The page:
Shade of lead in lipstick
The Washington Post published a story regarding a Food and Drug Administration study — traces of contaminants were found in the most symbolic cosmetic on the market.
The article, written by Dina ElBoghdady, read “400 shades of lipstick found to contain lead, FDA says.” It almost doesn’t need a story. One sentence explains it all.
Lead is not meant to be in lipstick (disconnecting any false associations with the days of lead-based paint) but the FDA-approved color additives are mineral-based and have trace levels of lead.
The article noted that the lead content in the lipstick was higher than the regulated lead content for candy, but lipstick is not meant to be ingested. Before consumers toss makeup in the garbage and department store managers hastily recall their cosmetics, think about that fact.
Reading comprehension aside, this situation provides a good example of why people need to be more conscious of what they put on or inside their bodies.
How did contamination like this occur when there are alleged laws, limits, screenings, tests and several government agencies aside from the FDA whose purpose is to monitor and prevent such a situation?
The commonly seen caution that states: “WARNING: This product contains chemicals known to the State of California to cause cancer and birth defects or other reproductive harm,” (lesser known as California Proposition 65) is probably the best indicator for dangerous products, but this is only for items known to contain toxic chemicals and compounds — mercury thermometers, soldering irons and compact fluorescent light bulbs. If the product does not normally contain something hazardous, the warning won’t be present.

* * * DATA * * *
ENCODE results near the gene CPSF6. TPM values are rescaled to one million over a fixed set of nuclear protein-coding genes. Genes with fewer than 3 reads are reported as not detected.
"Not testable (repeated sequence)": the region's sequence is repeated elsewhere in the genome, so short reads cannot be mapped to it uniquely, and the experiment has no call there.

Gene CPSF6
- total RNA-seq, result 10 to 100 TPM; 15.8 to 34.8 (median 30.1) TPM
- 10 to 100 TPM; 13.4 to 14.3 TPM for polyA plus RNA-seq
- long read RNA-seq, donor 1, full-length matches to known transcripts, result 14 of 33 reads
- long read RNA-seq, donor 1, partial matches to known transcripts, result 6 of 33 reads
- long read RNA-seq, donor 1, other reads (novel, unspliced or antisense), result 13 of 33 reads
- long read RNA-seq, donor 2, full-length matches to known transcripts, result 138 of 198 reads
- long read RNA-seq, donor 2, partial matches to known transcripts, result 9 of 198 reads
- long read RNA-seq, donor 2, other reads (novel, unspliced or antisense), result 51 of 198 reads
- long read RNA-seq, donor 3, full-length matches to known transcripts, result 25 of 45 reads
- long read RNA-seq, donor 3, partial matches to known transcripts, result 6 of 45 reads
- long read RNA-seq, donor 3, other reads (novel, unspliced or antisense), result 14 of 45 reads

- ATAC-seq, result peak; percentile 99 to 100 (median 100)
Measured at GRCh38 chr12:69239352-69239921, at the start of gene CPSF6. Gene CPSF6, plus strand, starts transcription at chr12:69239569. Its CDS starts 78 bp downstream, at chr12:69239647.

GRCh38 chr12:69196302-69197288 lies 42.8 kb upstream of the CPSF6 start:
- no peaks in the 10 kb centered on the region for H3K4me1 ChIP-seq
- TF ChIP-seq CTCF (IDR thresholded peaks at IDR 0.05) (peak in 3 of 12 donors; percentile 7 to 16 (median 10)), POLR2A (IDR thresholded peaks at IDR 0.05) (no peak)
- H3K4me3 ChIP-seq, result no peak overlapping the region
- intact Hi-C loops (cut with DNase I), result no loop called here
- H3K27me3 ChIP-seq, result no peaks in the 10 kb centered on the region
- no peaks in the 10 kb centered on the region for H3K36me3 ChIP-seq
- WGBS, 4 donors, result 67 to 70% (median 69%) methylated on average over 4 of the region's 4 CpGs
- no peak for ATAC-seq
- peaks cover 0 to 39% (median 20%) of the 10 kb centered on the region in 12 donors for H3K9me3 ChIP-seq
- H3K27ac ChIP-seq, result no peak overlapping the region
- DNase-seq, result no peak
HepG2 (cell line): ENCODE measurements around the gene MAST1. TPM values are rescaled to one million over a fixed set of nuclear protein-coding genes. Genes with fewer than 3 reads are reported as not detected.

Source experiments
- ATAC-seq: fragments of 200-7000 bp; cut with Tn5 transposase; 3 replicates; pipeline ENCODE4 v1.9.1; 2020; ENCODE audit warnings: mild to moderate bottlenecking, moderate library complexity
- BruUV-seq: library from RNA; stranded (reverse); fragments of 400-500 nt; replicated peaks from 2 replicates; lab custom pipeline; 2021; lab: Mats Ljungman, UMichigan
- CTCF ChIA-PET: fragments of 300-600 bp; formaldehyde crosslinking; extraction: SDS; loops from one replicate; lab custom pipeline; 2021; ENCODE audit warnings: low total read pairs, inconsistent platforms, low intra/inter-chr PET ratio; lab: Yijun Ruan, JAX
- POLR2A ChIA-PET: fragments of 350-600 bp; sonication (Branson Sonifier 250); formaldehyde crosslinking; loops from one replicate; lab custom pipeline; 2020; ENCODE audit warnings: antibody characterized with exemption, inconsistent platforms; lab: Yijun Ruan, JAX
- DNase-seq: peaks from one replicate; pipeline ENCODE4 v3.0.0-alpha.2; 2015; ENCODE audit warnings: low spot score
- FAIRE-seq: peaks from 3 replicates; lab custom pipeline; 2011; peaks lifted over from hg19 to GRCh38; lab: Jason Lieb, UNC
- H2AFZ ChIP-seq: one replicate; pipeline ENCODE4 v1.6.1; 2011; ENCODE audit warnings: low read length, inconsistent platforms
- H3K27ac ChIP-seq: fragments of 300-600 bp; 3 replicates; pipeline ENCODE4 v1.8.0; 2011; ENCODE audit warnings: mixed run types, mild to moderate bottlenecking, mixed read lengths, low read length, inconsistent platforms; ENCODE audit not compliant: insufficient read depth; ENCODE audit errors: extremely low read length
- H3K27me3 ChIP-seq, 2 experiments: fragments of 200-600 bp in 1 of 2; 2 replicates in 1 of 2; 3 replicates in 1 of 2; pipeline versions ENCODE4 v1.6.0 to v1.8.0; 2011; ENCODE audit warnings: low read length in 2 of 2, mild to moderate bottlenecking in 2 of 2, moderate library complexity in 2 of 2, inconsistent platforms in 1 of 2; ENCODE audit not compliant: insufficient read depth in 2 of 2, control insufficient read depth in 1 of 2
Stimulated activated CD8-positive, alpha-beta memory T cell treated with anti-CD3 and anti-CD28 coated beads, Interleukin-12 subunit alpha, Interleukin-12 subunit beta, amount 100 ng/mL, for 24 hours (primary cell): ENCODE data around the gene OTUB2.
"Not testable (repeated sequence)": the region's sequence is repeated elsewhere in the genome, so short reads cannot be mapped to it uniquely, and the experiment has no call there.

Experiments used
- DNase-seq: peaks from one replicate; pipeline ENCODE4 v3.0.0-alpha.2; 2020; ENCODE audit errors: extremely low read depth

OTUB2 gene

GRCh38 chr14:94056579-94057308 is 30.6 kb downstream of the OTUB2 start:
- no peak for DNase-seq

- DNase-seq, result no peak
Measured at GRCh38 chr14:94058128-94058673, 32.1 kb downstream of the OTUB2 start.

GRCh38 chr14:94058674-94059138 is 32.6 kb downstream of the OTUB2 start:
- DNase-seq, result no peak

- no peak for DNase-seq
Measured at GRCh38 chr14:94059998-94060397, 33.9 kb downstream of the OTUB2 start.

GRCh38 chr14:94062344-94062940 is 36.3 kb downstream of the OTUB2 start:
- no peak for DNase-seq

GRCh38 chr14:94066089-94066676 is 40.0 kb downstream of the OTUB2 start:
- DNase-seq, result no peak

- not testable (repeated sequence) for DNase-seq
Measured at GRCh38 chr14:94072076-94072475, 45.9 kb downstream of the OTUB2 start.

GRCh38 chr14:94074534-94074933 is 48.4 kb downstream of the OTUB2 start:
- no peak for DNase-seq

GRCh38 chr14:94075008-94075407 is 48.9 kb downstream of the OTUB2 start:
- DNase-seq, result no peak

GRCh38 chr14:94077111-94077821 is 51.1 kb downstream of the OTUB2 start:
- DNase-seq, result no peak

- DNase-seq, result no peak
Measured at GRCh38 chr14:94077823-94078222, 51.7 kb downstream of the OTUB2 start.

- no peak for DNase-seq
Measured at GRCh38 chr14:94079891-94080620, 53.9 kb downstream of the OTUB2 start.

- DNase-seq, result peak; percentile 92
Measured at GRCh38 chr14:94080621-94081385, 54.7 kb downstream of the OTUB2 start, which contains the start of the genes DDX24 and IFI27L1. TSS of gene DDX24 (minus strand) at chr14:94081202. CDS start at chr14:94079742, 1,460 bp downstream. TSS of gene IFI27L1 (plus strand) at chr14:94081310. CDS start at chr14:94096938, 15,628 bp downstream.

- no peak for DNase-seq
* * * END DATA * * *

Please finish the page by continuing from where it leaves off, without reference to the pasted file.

Take an example that affects a larger range of consumers. In January, the Houston Chronicle reported that 25,000 toys had been confiscated at the Port of Houston over a two-year period. Inspectors for the U.S. Consumer Product Safety Commission found the toys to be choking hazards and to have high levels of lead based paint, as well as phthalates — plastic binding esters known for causing several health concerns.
These contaminants are not abnormal flukes or recent additions to consumer products.
The Campaign for Safe Cosmetics conducted tests five years ago and found trace amounts of lead in lipstick in a majority of the tested shades. The FDA latched onto that 2007 test; the recent study revealed 400 shades containing lead.
Since lipstick is topical and not intended for digestion, don’t worry about nationwide lead poisoning. However, any amount of lead, mercury or other heavy metal neurotoxins is too much — it all adds up. What amount of lead do you permit in your personal care products? How much benzene are you willing to drink with your soda? How much mercury do you like in your fish?
Only personal responsibility will protect an individual from toxins and hazards. Producers are worried about profits and shareholder stakes. They sell what they can get away with. The FDA is a necessity; consumers cannot test every product on the shelves for contaminants — but the FDA can’t check everything either.
Even if they could, the law is still murky on the safety of many additives like aspartame and high-fructose corn syrup. These have questionable health effects and large propaganda behind them, but are legal “in moderation.”
Remember while shopping that no agency will provide you with complete umbrella protection, and they shouldn’t have to bear that burden .
Employees at the FDA are only human, after all.
David Haydon is a political science senior and may be reached at [email protected]